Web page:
I predicted to the group that when the graffiti disappears, then you have to worry about what’s going to happen next.
And that ‘next’ is that ugly, almost unavoidable, all-too-post-modern curse word: gentrification. It conjures up all manner of sins associated with so-called ‘progress’. It means that most kinds of families won’t be living here in the next ten years. It means more Audi owners, more trophy girlfriends, more glitz and pettiness. And of course, more hipsters.
Gentrification… the word itself elicits a helpless sigh you shake your head at because it is the great shadow that looms over cities, following and swallowing the up-and-coming, literally and figuratively killing it with crassness.
If we look at the history of neighborhoods, it is always the grassroots, the avant garde along with the thinkers and the imaginers who imbue neighborhoods with their quirkiness, their charm (think of Paris, the Left Bank in 1950s, the Village and Soho in 1960s New York). Then suddenly those with bank accounts but no imagination stalk the trends they cannot create or predict and buy and buy, gobble the character all up like some subterranean monster that waits in the damp darkness ready to pounce. They dampen the souls of once-artistic districts and taint the integrity with high rent blandness.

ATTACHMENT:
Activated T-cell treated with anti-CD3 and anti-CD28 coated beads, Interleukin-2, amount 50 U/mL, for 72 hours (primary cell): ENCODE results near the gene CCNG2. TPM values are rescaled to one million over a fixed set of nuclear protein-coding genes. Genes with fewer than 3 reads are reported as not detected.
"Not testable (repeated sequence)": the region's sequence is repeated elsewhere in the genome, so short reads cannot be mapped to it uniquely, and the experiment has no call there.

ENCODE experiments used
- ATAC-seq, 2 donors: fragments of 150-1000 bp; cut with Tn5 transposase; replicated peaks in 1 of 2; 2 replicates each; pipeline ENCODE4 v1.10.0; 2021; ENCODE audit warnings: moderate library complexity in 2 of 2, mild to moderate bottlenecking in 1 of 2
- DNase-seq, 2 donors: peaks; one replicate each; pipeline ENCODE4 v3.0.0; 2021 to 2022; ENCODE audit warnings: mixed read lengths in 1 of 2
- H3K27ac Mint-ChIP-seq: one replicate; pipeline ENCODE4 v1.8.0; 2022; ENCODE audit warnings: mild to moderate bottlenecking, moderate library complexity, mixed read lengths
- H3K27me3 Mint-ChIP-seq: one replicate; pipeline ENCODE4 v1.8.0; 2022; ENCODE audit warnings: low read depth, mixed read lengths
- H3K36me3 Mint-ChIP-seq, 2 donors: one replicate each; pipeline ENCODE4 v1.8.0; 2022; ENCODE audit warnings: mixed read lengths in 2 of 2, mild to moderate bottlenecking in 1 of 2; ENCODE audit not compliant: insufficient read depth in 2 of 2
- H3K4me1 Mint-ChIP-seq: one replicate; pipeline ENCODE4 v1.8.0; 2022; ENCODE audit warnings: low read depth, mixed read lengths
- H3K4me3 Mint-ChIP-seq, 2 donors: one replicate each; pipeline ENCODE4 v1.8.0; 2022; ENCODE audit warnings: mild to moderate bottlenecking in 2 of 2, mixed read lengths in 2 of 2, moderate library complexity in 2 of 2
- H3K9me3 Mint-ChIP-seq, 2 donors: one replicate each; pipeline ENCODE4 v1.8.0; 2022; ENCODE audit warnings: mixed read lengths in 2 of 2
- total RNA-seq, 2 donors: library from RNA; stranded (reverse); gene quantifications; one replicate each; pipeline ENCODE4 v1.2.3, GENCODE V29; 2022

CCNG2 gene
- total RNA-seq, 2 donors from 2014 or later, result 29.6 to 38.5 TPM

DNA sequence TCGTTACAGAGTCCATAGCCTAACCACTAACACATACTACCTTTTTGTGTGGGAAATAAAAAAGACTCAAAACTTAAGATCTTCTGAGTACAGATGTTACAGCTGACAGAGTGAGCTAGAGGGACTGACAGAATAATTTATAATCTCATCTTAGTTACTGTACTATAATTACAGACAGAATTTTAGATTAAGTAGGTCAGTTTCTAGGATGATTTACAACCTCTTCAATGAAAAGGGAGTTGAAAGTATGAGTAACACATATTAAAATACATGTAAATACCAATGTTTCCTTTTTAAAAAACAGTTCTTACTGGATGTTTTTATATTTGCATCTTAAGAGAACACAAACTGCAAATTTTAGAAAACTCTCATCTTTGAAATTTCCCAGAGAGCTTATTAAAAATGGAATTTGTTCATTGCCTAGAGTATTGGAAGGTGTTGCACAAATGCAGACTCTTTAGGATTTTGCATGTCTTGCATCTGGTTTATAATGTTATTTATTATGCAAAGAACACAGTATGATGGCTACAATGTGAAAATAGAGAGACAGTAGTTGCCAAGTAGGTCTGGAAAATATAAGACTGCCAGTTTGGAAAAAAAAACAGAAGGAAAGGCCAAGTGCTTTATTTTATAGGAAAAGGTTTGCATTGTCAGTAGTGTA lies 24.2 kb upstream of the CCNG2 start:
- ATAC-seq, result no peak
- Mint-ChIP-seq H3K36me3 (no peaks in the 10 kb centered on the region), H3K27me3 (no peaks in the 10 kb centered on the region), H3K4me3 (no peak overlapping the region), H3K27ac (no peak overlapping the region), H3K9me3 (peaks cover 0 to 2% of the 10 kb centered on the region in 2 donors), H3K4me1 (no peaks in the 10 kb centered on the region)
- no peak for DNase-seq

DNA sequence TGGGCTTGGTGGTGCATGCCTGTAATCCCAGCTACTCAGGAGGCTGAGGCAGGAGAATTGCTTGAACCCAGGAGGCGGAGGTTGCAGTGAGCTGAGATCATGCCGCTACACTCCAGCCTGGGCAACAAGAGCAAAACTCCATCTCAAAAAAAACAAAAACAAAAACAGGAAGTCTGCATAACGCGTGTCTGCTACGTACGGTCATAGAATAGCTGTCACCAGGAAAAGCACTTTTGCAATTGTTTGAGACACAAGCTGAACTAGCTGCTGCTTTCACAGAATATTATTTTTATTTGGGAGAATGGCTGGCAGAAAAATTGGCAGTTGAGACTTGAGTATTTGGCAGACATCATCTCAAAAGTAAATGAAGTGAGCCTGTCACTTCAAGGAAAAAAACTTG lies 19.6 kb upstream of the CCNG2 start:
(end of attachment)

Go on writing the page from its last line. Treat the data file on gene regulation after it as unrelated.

We should be mourning for those lost in this plague. A recent victim: Brooklyn, swamped and stunted by the children of the yuppies who have conspired to steal its soul.
It is not too outlandish to suggest that the rich commonly ruin everything because they are, well, rich. Somehow they are both fortunate to know how to make money and senseless in their actions with it. And rarely does money move in the same circles as imagination or compassion or humane appreciation of what brings a soul to something. They want everything spotless and clean as they cling to their god: revenue.
They don’t understand how the uneven, the delightfully damaged and the wounded are the reason people are drawn to certain works of art. They don’t understand that it is the wounded who are free because they have fallen to the bottom rungs and want to rise again, but with rectitude. The wounded in the Jungian philosophy also know how to own the shadow, to embrace the dark and ragged, the roughened and bleakest elements of daily being.
The vision of those waving the flag of progress and its gentrification mandate is anti-humane. Like big oil and other industry, they are ruining it for the rest of us.
The bottom line typically takes precedence and ignores people. There is no appreciation of the past, no nurturing of roots.
Activist, opinion writer and editor at Harper’s magazine Rebecca Solnit compares gentrification to climate change where “reducing complex environments, uprooting species and cultures, punishing the poor and rewarding the rich” is the norm.
Progress like gentrification is not organic – in fact it is against nature. It also lacks aesthetics and of course, it is coarse because it lacks soul.